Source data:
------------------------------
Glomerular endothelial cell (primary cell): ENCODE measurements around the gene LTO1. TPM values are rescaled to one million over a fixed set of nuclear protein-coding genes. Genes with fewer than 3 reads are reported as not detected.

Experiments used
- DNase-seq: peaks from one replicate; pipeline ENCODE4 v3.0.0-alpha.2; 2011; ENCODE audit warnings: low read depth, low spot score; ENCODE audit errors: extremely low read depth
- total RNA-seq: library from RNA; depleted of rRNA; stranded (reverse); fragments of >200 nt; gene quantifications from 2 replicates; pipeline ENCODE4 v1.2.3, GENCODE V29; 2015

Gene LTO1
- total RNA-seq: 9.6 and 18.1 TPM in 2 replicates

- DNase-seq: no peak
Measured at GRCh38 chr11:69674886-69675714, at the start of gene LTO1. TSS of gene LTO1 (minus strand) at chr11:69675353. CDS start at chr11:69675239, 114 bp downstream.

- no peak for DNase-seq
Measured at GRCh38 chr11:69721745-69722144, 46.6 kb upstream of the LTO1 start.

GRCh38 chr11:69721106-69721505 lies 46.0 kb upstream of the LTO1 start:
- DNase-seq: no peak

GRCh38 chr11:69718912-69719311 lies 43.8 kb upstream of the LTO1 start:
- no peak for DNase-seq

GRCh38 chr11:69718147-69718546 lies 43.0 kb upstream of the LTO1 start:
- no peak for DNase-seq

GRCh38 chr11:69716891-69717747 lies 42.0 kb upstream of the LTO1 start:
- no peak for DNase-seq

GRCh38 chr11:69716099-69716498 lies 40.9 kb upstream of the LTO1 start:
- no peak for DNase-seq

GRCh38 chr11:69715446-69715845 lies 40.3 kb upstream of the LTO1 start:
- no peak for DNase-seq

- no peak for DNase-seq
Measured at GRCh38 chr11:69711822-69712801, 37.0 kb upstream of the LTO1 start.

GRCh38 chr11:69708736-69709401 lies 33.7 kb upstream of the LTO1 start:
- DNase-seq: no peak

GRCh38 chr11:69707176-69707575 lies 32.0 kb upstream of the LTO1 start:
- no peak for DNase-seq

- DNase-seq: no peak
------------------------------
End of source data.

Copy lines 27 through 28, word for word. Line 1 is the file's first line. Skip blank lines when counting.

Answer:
GRCh38 chr11:69707176-69707575 lies 32.0 kb upstream of the LTO1 start:
- no peak for DNase-seq